Beside this remarkable advantage the first RIAA pole is done by making this I/V conversion stage frequency dependet and thus combining the advantage of a passive RIAA without the need of excess gain.
The MCCI has a low-impedance input. Fortunately, the circuit is a perfect match for MC pick-ups and D/A converters, our best audiophile sources. For decades, some of the best MC amplifiers in the world have used the common-base circuit. However, only balanced input independent from the electrical ground allow the MC cartridge to be coupled directly with a common-base circuit without risk or comprises. The Current Injection circuit, compared with traditional circuits, significantly reduces dynamic loss, and signal distortion and discoloration.
LEF Output Stage
Because the Current Injection circuit has a high-impedance output, a stable buffer is required to drive the load. Seen dynamically, there is no alternative to single-ended amplifiers, which run in Class-A drive. In a Load-Effect Free drive, the single-ended Class-A transistor, which is decisive for the sound, is freed from the work of driving the load. This is why we say it is Load-Effect Free. The quality goes through the natural lack of distortion up and above the classical Class-A mode, and therefore eliminate the need for negative feedback.
Truly Balanced Circuit
In balanced Class-A mode, the supply voltage is not modulated through the music signal. One must keep Phono in mind. The output of a phono-amplifier produces a few volts at high levels, but the input has a sensitivity in the μVolt area. The balanced Class-A mode leads to a distinct increase in the inner tranquillity of the sound pattern, leaving more room for fine details, dynamic leaps, relaxation of the performance, and three-dimensional spatial illustration. In other words, an intense, in-depth music listening experience.
RIAA Equalization and Adjustment Options
1. Passive equalization with the I/V converter
2. Neumann corrected RIAA, or traditional RIAA
3. RIAA options for low end extension and warmth
4. Subsonic filter selectable
5. 3 selectable gains
Because all B.M.C. analog circuits work without negative feedback, there is no "active" equalization for the RIAA specification. For a precise RIAA correction, the equalization takes place in a passive manner in two stages uncoupled from each other, which calls for a frequency-dependent current/voltage converter. The B.M.C. MCCI PHONO combines the neutrality of passive filtering with the avoidance of unnecessary amplification.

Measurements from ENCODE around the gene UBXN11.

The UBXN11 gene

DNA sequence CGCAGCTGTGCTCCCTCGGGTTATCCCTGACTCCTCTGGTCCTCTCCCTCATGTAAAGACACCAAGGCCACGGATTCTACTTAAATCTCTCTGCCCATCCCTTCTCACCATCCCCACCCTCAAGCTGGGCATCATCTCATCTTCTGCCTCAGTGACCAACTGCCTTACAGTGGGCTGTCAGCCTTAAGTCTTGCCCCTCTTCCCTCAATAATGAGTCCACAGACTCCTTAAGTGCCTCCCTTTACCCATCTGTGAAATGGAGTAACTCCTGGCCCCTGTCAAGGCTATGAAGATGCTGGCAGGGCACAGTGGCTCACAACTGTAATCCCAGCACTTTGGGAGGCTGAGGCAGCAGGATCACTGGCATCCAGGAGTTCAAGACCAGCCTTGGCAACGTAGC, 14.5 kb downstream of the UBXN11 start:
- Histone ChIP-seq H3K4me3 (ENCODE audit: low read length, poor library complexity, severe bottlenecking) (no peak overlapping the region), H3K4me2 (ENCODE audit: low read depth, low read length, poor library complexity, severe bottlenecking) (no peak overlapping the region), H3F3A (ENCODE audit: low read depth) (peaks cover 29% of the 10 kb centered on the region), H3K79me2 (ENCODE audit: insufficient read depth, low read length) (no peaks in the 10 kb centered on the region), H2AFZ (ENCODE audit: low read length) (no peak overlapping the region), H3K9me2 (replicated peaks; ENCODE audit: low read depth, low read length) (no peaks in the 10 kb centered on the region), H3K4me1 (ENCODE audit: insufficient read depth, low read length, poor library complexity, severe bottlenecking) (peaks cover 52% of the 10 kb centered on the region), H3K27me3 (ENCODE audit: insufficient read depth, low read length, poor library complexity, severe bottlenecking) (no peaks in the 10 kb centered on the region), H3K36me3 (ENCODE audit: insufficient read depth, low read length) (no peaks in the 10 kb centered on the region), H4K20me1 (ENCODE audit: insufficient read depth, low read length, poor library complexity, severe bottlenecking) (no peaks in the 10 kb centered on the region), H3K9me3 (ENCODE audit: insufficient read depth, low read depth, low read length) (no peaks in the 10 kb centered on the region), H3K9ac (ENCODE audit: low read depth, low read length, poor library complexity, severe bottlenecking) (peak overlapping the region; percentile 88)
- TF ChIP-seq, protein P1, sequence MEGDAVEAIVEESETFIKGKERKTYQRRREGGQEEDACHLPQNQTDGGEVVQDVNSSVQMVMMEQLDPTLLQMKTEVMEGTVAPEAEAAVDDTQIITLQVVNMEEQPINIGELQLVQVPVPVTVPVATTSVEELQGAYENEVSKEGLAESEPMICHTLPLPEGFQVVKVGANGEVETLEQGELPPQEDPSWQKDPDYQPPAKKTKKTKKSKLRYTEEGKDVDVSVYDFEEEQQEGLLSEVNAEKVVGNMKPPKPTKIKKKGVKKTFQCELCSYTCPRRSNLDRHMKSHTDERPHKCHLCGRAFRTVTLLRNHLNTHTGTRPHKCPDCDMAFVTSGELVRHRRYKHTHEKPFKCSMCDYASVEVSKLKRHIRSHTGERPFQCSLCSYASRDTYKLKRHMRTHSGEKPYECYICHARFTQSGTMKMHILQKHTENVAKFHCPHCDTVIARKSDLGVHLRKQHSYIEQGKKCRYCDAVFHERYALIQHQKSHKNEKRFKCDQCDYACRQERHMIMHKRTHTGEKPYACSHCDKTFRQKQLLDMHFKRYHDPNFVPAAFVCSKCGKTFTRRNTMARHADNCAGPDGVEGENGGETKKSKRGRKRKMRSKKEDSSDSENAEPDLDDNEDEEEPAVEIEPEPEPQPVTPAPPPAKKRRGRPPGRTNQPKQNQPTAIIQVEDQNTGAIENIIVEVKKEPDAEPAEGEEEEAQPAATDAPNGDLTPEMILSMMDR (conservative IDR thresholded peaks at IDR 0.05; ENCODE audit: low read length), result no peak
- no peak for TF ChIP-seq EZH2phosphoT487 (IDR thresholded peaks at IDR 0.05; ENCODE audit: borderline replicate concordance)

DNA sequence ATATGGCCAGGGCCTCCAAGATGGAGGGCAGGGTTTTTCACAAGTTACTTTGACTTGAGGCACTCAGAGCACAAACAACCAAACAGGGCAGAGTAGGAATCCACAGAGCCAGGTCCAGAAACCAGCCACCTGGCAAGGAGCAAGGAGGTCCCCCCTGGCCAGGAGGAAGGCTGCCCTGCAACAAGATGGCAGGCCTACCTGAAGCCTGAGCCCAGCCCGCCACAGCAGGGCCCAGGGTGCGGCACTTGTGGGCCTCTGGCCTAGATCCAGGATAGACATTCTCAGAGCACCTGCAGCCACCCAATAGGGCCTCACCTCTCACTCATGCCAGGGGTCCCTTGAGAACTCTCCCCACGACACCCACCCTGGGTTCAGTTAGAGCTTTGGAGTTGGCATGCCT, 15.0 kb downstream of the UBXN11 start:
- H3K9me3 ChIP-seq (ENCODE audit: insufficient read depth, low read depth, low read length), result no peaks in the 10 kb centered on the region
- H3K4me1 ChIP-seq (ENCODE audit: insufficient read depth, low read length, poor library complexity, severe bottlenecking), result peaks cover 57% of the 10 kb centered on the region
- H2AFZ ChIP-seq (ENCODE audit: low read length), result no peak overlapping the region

The classic RIAA equalization is wrong because when cutting there is no endless rise in the high tones as they are corrected. Correction takes place In the PHONO MCCI with the help of the Quasi Industrial Standard of disk-cutting lathes by the Georg Neumann company. Music made following this standard simply possesses more air and openness. One can deactivate the Neumann correction and easily hear its advantages.
It is even possible to slightly raise the lowest deep bass as well as the "warmness" level to correct recording errors or slightly bass-poor pick-up/pick-up arm combinations.
Ideally the cartridge should match to the tonearm and the system should be well damped. In other cases a soft subsonic-filter can be selected.
Although the gain between different cartridges differs less than usual, according to the construction of the MC there might be level differences. Phono-MCCI allows the setting of 3 different gain levels.
Components of the Highest Value
1. Special ultra-low-noise transistors with very high Hfe, 10 in parallel
2. “Balanced Current” capacitors for precise and colorful sound
3. Induction-free Polystyrene capacitors
4. Metal-thin-film resistors with 0.5% tolerance
5. Fully gold plated 4-layer printed board
6. Copper plated iron shield cover
Phono-MCCI's very special transistors feature a super high Hfe and a super low typical noise figure of 0.3dB which is at the limit of today's possibilities. Each functional group uses 10 in parallel which reduces the statistical noise by 10dB. There should hardly be any more quiet solution for a phono amplifier.
The “Balanced Current” electrolytic capacitors have a balanced characteristic for charge and discharge. The important ESR-bandwidth is far beyond common electrolytic capacitors. This results in an improved musical performance, precision, detail and beauty, starting from the very low frequency, covering the whole spectrum.
Induction-free Polystyrene capacitors feature the lowest losses of all film capacitors and show no resonances. Used in audio circuits they deliver very open and pleasant treble.
Metal-thin-film resistors with 0,5% tolerance represent the highest part level within this group. SMD types do not have clamped contact wires and show lowest inductance.
The core part is built on a fully gold plated 4-layer PCB. The solder is lead-free and includes silver. The sensitive core module has its own copper plated shielding box.
Time for New Standards
The digital music reproduction over the years challenged the analogue technology to deliver better phono components. This improvement process should not be limited by old standards. In this sense an un-balanced phono input circuitry is no longer state-of-the-art. With all the limits in noise and the related detail resolution it limits in-depth listening. All aspects of the circuitry should serve dynamic fine resolution over the whole frequency range for really unveiling the advantages of Vinyl-reproduction. Part of this philosophy is the abandonment of global feedback for RIAA and other amplifiers. Then music can blossom and capture our emotions while being relaxing; leading us into a different world, touching and possibly even seducing us...
The Sound of Nature